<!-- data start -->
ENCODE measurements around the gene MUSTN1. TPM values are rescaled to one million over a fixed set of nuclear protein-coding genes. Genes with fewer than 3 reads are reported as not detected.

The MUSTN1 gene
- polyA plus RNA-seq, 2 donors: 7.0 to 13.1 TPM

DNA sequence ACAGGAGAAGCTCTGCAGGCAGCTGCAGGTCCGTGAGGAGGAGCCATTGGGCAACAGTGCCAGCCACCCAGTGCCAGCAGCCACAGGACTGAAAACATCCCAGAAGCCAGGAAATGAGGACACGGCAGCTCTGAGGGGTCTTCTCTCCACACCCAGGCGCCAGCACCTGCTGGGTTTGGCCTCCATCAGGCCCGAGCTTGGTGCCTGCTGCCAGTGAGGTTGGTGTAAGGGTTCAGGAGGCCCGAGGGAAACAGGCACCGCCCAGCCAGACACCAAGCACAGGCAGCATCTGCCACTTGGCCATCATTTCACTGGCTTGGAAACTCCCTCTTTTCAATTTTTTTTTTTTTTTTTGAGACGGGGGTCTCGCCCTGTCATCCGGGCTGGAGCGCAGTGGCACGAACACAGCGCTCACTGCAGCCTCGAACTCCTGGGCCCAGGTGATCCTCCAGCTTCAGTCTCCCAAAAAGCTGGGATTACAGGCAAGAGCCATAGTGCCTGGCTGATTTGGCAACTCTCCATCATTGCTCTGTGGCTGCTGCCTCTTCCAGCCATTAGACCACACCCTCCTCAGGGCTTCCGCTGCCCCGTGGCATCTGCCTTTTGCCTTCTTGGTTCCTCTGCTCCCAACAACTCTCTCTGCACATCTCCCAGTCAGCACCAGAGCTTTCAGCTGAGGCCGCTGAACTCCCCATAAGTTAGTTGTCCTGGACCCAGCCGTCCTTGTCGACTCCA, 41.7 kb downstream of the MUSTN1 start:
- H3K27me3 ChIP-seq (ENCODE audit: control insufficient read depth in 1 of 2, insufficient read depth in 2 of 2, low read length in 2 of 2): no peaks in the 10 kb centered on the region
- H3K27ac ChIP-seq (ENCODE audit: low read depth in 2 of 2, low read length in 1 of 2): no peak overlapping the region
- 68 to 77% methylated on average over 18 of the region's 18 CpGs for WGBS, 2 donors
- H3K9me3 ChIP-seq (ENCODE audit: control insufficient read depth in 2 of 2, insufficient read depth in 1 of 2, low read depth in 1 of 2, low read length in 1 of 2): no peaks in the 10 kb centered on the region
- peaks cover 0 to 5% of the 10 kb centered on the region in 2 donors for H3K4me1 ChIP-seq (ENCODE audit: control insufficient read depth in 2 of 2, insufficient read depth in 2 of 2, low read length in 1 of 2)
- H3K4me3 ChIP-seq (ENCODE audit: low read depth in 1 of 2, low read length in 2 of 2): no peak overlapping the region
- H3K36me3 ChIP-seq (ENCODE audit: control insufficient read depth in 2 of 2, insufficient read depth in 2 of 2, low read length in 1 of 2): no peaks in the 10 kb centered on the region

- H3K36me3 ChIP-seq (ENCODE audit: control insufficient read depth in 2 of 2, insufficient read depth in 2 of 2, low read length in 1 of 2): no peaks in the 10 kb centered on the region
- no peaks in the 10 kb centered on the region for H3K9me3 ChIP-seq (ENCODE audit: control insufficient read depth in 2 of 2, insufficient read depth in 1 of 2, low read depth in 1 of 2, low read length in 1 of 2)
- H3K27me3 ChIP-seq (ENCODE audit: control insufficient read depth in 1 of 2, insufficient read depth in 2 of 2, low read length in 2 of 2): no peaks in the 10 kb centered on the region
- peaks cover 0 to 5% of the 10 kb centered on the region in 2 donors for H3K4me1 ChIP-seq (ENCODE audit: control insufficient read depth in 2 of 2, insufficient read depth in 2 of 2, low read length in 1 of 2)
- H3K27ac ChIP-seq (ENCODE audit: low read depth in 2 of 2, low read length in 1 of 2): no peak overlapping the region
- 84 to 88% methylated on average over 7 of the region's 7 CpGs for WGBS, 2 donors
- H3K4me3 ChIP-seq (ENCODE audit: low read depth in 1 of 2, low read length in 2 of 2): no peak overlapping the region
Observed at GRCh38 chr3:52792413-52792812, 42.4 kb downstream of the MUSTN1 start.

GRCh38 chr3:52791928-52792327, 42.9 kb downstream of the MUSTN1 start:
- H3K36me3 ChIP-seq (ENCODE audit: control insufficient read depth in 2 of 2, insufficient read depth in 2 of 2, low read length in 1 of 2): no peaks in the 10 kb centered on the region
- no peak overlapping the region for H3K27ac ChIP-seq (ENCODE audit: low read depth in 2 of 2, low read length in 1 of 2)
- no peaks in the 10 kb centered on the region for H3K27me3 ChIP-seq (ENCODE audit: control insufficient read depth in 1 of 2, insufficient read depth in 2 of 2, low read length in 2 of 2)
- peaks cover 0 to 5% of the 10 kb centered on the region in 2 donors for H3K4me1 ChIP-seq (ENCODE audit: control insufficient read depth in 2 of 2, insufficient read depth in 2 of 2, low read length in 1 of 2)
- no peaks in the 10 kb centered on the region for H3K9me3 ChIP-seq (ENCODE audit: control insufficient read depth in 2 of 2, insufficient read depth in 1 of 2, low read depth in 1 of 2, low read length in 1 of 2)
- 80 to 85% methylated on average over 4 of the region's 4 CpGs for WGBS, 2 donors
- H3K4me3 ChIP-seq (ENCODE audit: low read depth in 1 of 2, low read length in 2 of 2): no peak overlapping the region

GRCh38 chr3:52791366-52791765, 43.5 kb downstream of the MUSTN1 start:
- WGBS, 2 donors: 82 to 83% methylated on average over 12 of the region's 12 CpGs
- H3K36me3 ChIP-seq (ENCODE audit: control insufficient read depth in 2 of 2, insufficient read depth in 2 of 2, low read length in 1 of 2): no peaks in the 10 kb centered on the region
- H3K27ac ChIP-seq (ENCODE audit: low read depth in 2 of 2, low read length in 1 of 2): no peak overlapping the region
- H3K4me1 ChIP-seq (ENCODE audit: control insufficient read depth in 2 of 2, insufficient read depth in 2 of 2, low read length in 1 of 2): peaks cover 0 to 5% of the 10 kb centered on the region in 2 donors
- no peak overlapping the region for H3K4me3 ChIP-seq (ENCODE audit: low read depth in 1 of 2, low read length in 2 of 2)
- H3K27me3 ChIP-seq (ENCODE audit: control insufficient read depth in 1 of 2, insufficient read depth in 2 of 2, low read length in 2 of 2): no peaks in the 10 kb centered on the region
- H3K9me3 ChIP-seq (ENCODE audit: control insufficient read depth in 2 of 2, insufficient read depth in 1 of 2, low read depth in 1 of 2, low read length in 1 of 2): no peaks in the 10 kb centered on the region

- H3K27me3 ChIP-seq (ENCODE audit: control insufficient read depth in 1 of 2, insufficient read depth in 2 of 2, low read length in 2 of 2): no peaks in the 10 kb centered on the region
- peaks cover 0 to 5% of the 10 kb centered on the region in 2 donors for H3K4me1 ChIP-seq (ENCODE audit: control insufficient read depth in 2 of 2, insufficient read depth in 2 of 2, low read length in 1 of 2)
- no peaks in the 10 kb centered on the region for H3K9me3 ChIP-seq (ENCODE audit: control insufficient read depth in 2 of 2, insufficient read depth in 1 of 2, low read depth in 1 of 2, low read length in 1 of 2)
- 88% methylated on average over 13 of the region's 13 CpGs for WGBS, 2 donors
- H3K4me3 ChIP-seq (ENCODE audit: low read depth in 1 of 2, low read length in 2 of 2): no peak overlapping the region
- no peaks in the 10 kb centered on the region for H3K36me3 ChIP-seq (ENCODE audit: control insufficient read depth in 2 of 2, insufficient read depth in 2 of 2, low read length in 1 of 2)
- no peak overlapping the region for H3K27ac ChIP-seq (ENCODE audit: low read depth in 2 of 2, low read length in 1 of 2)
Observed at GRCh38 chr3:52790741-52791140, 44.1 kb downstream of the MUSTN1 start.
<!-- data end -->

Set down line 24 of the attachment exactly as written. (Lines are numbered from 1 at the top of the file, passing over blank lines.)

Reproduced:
- peaks cover 0 to 5% of the 10 kb centered on the region in 2 donors for H3K4me1 ChIP-seq (ENCODE audit: control insufficient read depth in 2 of 2, insufficient read depth in 2 of 2, low read length in 1 of 2)